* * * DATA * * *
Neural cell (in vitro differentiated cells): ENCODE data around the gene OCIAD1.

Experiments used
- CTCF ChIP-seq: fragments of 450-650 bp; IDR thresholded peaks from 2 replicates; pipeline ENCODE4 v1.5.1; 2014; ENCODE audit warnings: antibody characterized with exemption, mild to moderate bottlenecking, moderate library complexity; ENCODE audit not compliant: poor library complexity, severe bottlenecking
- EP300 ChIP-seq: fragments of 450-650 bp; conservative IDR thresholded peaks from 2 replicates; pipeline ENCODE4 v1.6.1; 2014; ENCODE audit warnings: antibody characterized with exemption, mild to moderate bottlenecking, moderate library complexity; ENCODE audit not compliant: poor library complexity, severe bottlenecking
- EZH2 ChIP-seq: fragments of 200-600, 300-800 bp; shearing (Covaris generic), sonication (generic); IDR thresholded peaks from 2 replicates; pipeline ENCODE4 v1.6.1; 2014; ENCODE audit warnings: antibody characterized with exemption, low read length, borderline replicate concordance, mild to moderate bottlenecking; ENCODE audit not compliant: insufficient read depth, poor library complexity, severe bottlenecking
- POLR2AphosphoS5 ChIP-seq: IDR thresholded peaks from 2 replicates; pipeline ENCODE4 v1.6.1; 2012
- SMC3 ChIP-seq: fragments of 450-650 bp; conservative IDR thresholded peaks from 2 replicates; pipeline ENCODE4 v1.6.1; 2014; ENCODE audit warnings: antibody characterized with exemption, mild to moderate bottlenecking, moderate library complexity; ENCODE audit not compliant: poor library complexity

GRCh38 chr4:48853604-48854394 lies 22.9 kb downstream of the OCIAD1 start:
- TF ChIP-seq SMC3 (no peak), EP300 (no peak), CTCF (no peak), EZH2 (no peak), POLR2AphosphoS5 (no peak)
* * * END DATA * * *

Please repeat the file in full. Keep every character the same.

Neural cell (in vitro differentiated cells): ENCODE data around the gene OCIAD1.

Experiments used
- CTCF ChIP-seq: fragments of 450-650 bp; IDR thresholded peaks from 2 replicates; pipeline ENCODE4 v1.5.1; 2014; ENCODE audit warnings: antibody characterized with exemption, mild to moderate bottlenecking, moderate library complexity; ENCODE audit not compliant: poor library complexity, severe bottlenecking
- EP300 ChIP-seq: fragments of 450-650 bp; conservative IDR thresholded peaks from 2 replicates; pipeline ENCODE4 v1.6.1; 2014; ENCODE audit warnings: antibody characterized with exemption, mild to moderate bottlenecking, moderate library complexity; ENCODE audit not compliant: poor library complexity, severe bottlenecking
- EZH2 ChIP-seq: fragments of 200-600, 300-800 bp; shearing (Covaris generic), sonication (generic); IDR thresholded peaks from 2 replicates; pipeline ENCODE4 v1.6.1; 2014; ENCODE audit warnings: antibody characterized with exemption, low read length, borderline replicate concordance, mild to moderate bottlenecking; ENCODE audit not compliant: insufficient read depth, poor library complexity, severe bottlenecking
- POLR2AphosphoS5 ChIP-seq: IDR thresholded peaks from 2 replicates; pipeline ENCODE4 v1.6.1; 2012
- SMC3 ChIP-seq: fragments of 450-650 bp; conservative IDR thresholded peaks from 2 replicates; pipeline ENCODE4 v1.6.1; 2014; ENCODE audit warnings: antibody characterized with exemption, mild to moderate bottlenecking, moderate library complexity; ENCODE audit not compliant: poor library complexity

GRCh38 chr4:48853604-48854394 lies 22.9 kb downstream of the OCIAD1 start:
- TF ChIP-seq SMC3 (no peak), EP300 (no peak), CTCF (no peak), EZH2 (no peak), POLR2AphosphoS5 (no peak)